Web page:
Jim Dupree

Jim Dupree, MD, MPH, is Co-Director of MVC and Assistant Professor of Urology at University of Michigan.

Bundled payments seem to be everywhere these days.  For episodic care, like surgeries or acute medical conditions, bundled payments attempt to improve quality and decrease costs for the duration of the care window. Bundled payments are meant to align incentives between all of the various providers who care for a patient during the episode.

Bundled payments have been used by the Centers for Medicare & Medicaid Services (CMS) for many years through their voluntary Bundled Payments for Care Improvement initiative.  Most recently, CMS enacted its first mandatory bundled payment program, the Comprehensive Care for Joint Replacement.  Bundled payments are also found in the private insurance market and even outside the insurance market all together.  Some large employers are now contracting directly with hospitals to provide bundles of surgical care for their employees.  And we can expect to see bundled payment programs flourish after passage of the Medicare Access and CHIP Reauthorization Act (MACRA) of 2015, which incentivizes physicians to participate in alternative payment models like bundled payments.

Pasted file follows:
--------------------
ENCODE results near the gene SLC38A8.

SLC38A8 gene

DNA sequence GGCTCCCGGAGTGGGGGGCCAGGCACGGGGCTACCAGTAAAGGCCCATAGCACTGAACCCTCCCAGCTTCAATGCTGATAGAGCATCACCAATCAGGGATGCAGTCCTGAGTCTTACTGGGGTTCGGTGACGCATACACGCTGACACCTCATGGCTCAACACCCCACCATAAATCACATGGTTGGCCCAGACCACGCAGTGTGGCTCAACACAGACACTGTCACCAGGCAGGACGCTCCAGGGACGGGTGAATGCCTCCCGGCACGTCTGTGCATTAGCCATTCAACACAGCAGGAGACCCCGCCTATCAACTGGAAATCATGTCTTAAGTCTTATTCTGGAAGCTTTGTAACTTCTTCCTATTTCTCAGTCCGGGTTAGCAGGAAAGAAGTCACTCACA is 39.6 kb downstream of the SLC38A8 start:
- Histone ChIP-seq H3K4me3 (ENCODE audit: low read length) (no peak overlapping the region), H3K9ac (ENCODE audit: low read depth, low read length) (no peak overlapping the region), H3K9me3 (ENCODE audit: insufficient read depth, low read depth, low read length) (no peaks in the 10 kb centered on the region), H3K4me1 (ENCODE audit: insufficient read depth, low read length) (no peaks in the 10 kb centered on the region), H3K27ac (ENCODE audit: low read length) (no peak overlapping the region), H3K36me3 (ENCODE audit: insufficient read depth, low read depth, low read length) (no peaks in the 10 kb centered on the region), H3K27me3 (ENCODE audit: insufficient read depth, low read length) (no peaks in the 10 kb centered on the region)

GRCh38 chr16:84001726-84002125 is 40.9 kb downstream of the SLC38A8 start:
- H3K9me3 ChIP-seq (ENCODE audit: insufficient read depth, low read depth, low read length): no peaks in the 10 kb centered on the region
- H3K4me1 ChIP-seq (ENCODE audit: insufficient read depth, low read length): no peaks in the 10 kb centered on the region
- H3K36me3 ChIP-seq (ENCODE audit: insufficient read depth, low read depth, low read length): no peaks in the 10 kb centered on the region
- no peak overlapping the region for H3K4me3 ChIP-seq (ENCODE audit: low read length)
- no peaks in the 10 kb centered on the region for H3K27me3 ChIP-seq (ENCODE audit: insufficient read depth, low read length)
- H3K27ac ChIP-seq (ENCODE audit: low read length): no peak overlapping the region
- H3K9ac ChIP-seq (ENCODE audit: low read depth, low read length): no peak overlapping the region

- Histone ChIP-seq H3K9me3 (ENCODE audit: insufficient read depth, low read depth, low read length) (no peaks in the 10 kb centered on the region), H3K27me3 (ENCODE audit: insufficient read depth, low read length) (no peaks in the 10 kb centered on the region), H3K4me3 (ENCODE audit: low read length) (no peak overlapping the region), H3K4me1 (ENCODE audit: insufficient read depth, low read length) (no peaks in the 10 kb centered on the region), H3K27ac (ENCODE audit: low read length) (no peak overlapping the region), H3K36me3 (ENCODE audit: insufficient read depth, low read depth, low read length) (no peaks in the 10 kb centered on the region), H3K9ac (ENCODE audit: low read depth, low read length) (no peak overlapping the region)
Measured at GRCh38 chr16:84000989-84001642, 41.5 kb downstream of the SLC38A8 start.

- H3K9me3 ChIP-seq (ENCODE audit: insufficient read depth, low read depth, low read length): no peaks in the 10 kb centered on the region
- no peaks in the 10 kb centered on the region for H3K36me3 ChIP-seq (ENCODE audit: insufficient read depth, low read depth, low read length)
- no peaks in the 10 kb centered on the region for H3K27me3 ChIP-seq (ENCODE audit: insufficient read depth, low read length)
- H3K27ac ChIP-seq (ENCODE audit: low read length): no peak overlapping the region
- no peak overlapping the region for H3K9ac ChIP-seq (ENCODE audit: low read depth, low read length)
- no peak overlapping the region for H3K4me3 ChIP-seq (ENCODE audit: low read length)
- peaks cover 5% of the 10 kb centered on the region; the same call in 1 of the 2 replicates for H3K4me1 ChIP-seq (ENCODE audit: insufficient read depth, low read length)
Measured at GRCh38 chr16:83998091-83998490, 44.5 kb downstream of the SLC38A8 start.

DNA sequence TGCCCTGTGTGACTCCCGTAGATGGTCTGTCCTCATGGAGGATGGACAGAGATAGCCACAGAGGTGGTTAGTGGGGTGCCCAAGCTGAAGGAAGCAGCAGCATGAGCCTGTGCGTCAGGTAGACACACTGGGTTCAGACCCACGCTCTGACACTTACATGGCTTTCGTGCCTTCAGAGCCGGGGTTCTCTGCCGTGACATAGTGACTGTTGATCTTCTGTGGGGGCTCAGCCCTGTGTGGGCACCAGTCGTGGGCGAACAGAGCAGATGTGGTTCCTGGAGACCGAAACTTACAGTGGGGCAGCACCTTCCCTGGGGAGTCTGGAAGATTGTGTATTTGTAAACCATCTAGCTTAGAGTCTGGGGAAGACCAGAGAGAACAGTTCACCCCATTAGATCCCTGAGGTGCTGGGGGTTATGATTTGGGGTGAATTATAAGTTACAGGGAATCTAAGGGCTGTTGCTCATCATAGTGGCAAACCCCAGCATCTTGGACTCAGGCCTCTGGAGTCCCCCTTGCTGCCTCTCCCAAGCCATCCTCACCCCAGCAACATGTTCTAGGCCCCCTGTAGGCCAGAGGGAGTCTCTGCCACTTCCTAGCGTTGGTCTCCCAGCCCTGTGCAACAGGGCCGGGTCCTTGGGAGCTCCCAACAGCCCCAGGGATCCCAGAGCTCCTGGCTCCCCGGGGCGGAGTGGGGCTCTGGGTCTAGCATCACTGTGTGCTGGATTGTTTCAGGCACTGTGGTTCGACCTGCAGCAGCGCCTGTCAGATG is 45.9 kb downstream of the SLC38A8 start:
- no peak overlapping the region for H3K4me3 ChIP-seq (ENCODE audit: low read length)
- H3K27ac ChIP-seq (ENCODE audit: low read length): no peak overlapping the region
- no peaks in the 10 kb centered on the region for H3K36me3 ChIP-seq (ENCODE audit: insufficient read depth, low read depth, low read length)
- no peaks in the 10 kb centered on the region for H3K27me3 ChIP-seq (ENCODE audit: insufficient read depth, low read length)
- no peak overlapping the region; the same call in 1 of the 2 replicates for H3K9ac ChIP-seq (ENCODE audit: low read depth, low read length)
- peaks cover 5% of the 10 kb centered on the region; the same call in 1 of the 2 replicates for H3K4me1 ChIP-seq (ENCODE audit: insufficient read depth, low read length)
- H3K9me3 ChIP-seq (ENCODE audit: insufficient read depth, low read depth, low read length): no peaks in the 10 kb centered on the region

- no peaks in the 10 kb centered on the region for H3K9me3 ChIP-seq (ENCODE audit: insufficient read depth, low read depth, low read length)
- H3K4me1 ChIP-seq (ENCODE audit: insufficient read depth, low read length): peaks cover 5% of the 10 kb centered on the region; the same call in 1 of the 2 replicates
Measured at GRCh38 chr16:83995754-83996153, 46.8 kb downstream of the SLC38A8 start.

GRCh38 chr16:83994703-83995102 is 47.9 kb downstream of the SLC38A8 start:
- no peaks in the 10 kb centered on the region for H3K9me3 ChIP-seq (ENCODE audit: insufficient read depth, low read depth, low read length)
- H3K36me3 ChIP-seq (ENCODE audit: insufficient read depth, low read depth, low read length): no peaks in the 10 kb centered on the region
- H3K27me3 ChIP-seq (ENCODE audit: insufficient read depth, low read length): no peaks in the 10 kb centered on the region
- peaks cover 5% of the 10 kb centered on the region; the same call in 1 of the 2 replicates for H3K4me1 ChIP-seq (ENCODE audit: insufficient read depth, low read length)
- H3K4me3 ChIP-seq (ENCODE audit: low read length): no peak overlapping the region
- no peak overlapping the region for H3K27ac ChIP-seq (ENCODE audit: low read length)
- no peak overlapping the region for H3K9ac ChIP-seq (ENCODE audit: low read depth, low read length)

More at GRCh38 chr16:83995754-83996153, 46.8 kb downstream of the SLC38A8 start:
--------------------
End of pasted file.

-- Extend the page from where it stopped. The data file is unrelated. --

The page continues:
But, not all bundled payment programs are the same; each bundle will have different structure and rules.  Here are 10 key questions you should ask about each new program:

  1. What is the target condition, and how is it defined? What are the inclusion and exclusion criteria for patients to qualify for the bundle?
  2. For bundles based on hospitalizations, are pre-admission services included in the bundle?
  3. What is the time window for the bundle? Most bundles attempt to capture care for 30 to 90 days after discharge.
  4. How is patient choice accommodated in the bundle?
  5. What are the bundle’s quality measures? How do those quality measures help ensure that important, needed care is not withheld from patients?
  6. Are all services and types of care within the time window attributed to the bundle? If not, how is it determined which services are and are not attributed to the bundle?
  7. What type of risk adjustment is used in the calculation of episode costs?
  8. Does the target bundled price incorporate regional variation, teaching status, or other structural characteristics of your hospital?
  9. How much variation do you think exists for that services?
  10. What are your current episode costs for that condition, and how do you compare to your peers?

All of this data is available for MVC member hospitals to help them understand their local care episodes. For additional reading, Health Affairs recently released an excellent summary about designing bundled payment initiatives.

Questions or comments?  We’d love to hear from you.  You can comment on this article, or use the form at the bottom of this page.